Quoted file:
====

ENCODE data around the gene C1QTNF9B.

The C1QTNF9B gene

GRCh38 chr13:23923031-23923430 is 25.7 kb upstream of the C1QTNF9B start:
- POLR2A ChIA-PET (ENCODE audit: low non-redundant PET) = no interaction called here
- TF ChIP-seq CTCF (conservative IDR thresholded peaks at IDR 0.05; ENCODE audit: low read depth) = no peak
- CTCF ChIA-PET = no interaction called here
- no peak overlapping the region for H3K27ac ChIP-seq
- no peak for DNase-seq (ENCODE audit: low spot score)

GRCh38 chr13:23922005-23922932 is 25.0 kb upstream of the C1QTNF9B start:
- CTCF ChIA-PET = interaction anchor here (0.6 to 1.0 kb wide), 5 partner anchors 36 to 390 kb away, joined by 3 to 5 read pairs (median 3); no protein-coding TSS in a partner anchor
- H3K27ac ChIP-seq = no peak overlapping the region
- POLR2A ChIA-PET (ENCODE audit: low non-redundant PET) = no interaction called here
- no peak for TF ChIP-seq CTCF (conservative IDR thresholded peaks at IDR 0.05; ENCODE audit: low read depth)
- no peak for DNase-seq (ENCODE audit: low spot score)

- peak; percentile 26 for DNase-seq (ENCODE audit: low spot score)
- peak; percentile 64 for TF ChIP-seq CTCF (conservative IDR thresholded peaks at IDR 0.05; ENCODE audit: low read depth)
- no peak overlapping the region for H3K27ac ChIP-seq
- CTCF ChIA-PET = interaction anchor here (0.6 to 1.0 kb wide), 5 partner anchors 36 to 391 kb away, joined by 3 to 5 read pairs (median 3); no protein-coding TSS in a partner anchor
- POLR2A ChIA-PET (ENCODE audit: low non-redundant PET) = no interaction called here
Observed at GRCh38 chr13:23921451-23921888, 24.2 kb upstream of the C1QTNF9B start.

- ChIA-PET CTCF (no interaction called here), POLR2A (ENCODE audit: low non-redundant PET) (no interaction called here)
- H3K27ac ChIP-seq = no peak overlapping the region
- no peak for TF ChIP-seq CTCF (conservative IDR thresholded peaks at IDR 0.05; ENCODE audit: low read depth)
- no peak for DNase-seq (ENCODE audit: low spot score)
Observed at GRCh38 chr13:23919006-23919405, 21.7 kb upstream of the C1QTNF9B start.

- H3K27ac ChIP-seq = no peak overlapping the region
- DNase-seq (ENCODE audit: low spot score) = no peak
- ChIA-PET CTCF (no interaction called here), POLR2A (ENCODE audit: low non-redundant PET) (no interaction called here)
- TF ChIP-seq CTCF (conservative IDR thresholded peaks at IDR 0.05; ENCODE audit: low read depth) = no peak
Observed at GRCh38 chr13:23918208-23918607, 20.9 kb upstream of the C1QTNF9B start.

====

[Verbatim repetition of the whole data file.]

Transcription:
ENCODE data around the gene C1QTNF9B.

The C1QTNF9B gene

GRCh38 chr13:23923031-23923430 is 25.7 kb upstream of the C1QTNF9B start:
- POLR2A ChIA-PET (ENCODE audit: low non-redundant PET) = no interaction called here
- TF ChIP-seq CTCF (conservative IDR thresholded peaks at IDR 0.05; ENCODE audit: low read depth) = no peak
- CTCF ChIA-PET = no interaction called here
- no peak overlapping the region for H3K27ac ChIP-seq
- no peak for DNase-seq (ENCODE audit: low spot score)

GRCh38 chr13:23922005-23922932 is 25.0 kb upstream of the C1QTNF9B start:
- CTCF ChIA-PET = interaction anchor here (0.6 to 1.0 kb wide), 5 partner anchors 36 to 390 kb away, joined by 3 to 5 read pairs (median 3); no protein-coding TSS in a partner anchor
- H3K27ac ChIP-seq = no peak overlapping the region
- POLR2A ChIA-PET (ENCODE audit: low non-redundant PET) = no interaction called here
- no peak for TF ChIP-seq CTCF (conservative IDR thresholded peaks at IDR 0.05; ENCODE audit: low read depth)
- no peak for DNase-seq (ENCODE audit: low spot score)

- peak; percentile 26 for DNase-seq (ENCODE audit: low spot score)
- peak; percentile 64 for TF ChIP-seq CTCF (conservative IDR thresholded peaks at IDR 0.05; ENCODE audit: low read depth)
- no peak overlapping the region for H3K27ac ChIP-seq
- CTCF ChIA-PET = interaction anchor here (0.6 to 1.0 kb wide), 5 partner anchors 36 to 391 kb away, joined by 3 to 5 read pairs (median 3); no protein-coding TSS in a partner anchor
- POLR2A ChIA-PET (ENCODE audit: low non-redundant PET) = no interaction called here
Observed at GRCh38 chr13:23921451-23921888, 24.2 kb upstream of the C1QTNF9B start.

- ChIA-PET CTCF (no interaction called here), POLR2A (ENCODE audit: low non-redundant PET) (no interaction called here)
- H3K27ac ChIP-seq = no peak overlapping the region
- no peak for TF ChIP-seq CTCF (conservative IDR thresholded peaks at IDR 0.05; ENCODE audit: low read depth)
- no peak for DNase-seq (ENCODE audit: low spot score)
Observed at GRCh38 chr13:23919006-23919405, 21.7 kb upstream of the C1QTNF9B start.

- H3K27ac ChIP-seq = no peak overlapping the region
- DNase-seq (ENCODE audit: low spot score) = no peak
- ChIA-PET CTCF (no interaction called here), POLR2A (ENCODE audit: low non-redundant PET) (no interaction called here)
- TF ChIP-seq CTCF (conservative IDR thresholded peaks at IDR 0.05; ENCODE audit: low read depth) = no peak
Observed at GRCh38 chr13:23918208-23918607, 20.9 kb upstream of the C1QTNF9B start.